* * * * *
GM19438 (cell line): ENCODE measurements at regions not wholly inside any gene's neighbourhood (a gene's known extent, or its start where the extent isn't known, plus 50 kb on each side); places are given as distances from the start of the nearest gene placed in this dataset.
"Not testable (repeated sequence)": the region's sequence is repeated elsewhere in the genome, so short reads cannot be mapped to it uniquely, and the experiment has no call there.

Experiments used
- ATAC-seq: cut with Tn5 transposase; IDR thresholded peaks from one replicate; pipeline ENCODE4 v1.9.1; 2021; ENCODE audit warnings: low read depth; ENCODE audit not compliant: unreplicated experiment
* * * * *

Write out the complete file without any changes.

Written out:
GM19438 (cell line): ENCODE measurements at regions not wholly inside any gene's neighbourhood (a gene's known extent, or its start where the extent isn't known, plus 50 kb on each side); places are given as distances from the start of the nearest gene placed in this dataset.
"Not testable (repeated sequence)": the region's sequence is repeated elsewhere in the genome, so short reads cannot be mapped to it uniquely, and the experiment has no call there.

Experiments used
- ATAC-seq: cut with Tn5 transposase; IDR thresholded peaks from one replicate; pipeline ENCODE4 v1.9.1; 2021; ENCODE audit warnings: low read depth; ENCODE audit not compliant: unreplicated experiment